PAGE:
For those looking for well-established and orthodox theological distance learning, I must recommend The Catholic Distance University (www.cdu.edu). I’m about 2/3 of the way through a dual graduate program there in theology and catechetics. They offer many courses, including Aristotelean/Thomist philosophy. The writings of St. Thomas and St. Augustine, along with a multitude of Church documents are included in most major courses. (Sorry for the shameless plug, but I couldn’t let this opportunity get away.) God bless.
Looks interesting. Their website design could definitely use some work, but the content seems solid.
Makes we want to use this program for homeschooling my kids.
As far as great Catholic, online higher-education, this program starting up looks to be wonderful. Michael Barber is both brilliant and orthodox: http://jpcatholic.com/academics/catalog/Theology.php
I have to say, I cringe a little at the equating of Aristotelian/Thomist philosophy to “critical thinking.” Of course, many things can be meant by “critical thinking”, and I certainly do agree that an Aristotelian and Thomist education is both commonsensical, and the best way to train one’s rational faculties. I suspect that’s more or less what Fr. Z means. The trouble is that “critical thinking” is such an educational buzz word (or buzz phrase, as the case may be) and I find that it is usually viewed in contrast to the kind of thinking that involves actual content. People regard “critical thinking” as being something like logic — an abstract set of skills that can be effectively applied to almost anything. Aristotelianism certainly isn’t *that.*
I’m sure that’s not what Fr. Z means by it. But I’d still advise caution about the free use of that term. I *hate* it when people say that my discipline (philosophy) is really about “critical thinking”; nine times out of ten what they mean is “I’m sure you’re not one of those dogmatic people who wants to ramble on about *truth*; you’re just teaching the youngsters certain tricks of logic and rhetoric that will help them out in life no matter what they might happen to believe.”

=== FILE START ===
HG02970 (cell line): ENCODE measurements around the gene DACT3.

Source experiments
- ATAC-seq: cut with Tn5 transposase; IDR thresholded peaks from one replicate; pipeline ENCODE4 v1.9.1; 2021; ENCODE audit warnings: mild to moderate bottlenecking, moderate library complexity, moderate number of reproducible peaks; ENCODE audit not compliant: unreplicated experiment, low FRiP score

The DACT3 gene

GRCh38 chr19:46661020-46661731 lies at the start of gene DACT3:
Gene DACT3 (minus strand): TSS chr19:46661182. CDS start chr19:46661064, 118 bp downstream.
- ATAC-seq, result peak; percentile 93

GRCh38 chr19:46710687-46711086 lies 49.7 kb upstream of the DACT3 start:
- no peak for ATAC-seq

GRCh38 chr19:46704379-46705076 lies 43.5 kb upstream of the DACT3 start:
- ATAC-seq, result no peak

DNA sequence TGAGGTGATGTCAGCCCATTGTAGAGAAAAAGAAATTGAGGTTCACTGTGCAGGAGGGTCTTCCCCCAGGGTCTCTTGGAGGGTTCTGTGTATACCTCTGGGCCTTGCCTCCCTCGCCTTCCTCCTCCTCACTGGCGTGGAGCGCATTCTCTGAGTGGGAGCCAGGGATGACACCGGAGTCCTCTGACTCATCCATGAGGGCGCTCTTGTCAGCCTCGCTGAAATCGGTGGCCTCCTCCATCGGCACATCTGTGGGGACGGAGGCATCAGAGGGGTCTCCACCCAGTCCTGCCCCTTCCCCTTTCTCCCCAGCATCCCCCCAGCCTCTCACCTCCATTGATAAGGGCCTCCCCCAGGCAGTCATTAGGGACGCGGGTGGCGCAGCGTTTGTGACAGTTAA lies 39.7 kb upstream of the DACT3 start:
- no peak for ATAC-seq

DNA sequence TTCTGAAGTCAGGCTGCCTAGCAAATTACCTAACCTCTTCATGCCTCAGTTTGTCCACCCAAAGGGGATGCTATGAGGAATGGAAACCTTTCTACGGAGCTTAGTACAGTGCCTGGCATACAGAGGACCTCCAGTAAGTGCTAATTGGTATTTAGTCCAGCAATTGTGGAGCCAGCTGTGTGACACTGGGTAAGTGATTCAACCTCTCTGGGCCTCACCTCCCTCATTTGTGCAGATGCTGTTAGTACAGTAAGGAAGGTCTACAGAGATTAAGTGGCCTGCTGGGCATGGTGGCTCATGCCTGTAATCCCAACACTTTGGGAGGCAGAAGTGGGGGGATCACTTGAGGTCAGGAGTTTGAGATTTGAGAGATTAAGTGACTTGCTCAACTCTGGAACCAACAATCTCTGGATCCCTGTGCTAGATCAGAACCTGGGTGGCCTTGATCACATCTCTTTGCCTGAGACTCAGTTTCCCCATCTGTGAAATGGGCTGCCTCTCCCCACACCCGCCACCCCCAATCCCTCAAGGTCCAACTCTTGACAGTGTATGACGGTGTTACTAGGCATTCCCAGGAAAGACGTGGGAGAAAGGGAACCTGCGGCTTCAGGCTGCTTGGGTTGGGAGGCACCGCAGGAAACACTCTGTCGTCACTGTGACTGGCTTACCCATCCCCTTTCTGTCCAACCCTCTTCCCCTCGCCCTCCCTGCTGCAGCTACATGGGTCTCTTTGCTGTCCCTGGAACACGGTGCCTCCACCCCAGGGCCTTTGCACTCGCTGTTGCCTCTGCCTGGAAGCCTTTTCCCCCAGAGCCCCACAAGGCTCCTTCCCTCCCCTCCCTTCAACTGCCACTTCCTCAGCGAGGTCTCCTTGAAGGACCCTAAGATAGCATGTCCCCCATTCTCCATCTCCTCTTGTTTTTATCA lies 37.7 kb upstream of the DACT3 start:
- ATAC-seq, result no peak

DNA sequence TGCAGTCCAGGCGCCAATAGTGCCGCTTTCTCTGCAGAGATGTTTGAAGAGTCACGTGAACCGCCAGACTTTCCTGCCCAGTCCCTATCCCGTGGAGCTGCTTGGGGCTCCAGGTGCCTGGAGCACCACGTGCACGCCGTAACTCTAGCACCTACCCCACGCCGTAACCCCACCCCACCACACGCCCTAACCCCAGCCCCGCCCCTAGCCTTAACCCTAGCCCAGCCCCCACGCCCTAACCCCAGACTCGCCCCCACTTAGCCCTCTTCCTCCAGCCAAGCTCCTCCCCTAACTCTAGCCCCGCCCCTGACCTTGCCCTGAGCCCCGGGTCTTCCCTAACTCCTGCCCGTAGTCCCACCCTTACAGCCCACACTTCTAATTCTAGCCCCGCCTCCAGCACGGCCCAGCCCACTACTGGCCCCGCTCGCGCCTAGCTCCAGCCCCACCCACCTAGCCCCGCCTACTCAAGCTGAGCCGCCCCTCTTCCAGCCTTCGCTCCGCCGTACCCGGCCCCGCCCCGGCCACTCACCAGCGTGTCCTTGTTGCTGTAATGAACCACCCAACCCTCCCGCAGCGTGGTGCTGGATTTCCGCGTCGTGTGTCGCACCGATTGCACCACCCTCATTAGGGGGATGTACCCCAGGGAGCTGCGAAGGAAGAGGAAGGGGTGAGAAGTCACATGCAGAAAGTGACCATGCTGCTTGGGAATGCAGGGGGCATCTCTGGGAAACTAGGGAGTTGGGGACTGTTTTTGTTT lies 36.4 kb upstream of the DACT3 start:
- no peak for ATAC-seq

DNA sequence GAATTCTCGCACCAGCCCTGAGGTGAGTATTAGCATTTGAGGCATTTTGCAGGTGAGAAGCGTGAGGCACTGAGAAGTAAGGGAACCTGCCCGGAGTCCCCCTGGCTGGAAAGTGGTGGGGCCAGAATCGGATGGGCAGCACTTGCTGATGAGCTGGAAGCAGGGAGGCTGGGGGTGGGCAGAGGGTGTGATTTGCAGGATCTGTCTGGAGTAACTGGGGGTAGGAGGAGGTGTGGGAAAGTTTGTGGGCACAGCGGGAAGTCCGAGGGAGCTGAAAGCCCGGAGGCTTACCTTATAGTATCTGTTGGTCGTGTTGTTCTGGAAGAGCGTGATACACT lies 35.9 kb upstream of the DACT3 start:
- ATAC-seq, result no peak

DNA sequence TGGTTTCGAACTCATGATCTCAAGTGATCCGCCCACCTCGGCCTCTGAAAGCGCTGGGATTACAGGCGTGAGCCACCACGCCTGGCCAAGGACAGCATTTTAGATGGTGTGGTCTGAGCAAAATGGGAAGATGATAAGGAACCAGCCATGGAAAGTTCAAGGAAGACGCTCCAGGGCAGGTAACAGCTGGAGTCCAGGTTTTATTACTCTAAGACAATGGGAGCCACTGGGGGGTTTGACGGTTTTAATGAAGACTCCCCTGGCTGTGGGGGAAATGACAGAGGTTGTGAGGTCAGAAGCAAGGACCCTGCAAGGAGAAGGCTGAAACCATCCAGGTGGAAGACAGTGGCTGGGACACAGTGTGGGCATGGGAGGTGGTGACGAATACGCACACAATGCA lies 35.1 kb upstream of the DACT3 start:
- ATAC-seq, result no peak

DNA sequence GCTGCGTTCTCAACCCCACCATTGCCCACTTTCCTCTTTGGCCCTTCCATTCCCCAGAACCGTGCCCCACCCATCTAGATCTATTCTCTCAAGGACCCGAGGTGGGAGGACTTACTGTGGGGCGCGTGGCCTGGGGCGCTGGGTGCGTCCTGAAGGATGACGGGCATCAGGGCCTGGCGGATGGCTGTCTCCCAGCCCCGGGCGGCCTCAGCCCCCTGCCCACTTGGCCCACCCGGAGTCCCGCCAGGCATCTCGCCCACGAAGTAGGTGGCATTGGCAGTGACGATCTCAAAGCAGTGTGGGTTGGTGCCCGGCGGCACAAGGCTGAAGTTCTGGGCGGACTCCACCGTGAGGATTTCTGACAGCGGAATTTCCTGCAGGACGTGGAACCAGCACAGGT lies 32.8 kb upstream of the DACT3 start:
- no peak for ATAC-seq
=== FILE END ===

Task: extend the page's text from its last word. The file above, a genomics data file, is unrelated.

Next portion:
No. That is *not* the point of philosophy.
Thank you for the link, Fr. Z!
Let me summarize what Clara said: There are true and false philosophies. Scholasticism/Thomism is true. Ying-yang, dualistic philosophies, Manicheanism, relativism, fideism, rationalism, positivism, etc., are false.
Well, yes. But also, the teaching of the former doesn’t only involve training in a particular set of skills. There is essential *content* that must also be transmitted. That was really the more important point.
I just began the first Logic class today, and it is very good; I highly recommend it. The professor (Fr. John McCloskey) is very good.
Geremia: I also had my first class and I am not sure whether we just had different teachers who share the same surname, but our teacher today was P W McCloskey; he wore a three piece suit and looks nothing like the Fr John McCloskey in your link. Furthermore, the tutor I had refers to himself as “Professor McCloskey” not Father.
JFrater, I think you are right.